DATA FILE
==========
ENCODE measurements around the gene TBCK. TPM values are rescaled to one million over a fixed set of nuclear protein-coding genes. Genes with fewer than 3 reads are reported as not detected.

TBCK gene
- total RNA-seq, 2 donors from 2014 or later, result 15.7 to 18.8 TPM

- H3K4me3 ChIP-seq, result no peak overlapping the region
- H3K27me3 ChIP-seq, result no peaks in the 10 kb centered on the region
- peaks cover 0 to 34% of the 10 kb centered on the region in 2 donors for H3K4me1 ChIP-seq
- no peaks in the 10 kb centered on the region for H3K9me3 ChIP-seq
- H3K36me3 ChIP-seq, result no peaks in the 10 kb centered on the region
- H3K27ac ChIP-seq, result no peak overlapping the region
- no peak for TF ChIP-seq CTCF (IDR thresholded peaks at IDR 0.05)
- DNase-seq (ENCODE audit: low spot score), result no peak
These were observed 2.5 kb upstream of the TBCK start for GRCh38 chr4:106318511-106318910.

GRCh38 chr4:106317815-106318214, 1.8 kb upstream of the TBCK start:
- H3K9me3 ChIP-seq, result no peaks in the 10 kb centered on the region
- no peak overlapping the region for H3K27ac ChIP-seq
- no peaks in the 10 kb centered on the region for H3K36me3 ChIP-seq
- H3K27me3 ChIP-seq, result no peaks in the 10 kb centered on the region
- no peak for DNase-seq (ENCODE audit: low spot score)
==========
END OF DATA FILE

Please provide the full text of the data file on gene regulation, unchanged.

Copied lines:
ENCODE measurements around the gene TBCK. TPM values are rescaled to one million over a fixed set of nuclear protein-coding genes. Genes with fewer than 3 reads are reported as not detected.

TBCK gene
- total RNA-seq, 2 donors from 2014 or later, result 15.7 to 18.8 TPM

- H3K4me3 ChIP-seq, result no peak overlapping the region
- H3K27me3 ChIP-seq, result no peaks in the 10 kb centered on the region
- peaks cover 0 to 34% of the 10 kb centered on the region in 2 donors for H3K4me1 ChIP-seq
- no peaks in the 10 kb centered on the region for H3K9me3 ChIP-seq
- H3K36me3 ChIP-seq, result no peaks in the 10 kb centered on the region
- H3K27ac ChIP-seq, result no peak overlapping the region
- no peak for TF ChIP-seq CTCF (IDR thresholded peaks at IDR 0.05)
- DNase-seq (ENCODE audit: low spot score), result no peak
These were observed 2.5 kb upstream of the TBCK start for GRCh38 chr4:106318511-106318910.

GRCh38 chr4:106317815-106318214, 1.8 kb upstream of the TBCK start:
- H3K9me3 ChIP-seq, result no peaks in the 10 kb centered on the region
- no peak overlapping the region for H3K27ac ChIP-seq
- no peaks in the 10 kb centered on the region for H3K36me3 ChIP-seq
- H3K27me3 ChIP-seq, result no peaks in the 10 kb centered on the region
- no peak for DNase-seq (ENCODE audit: low spot score)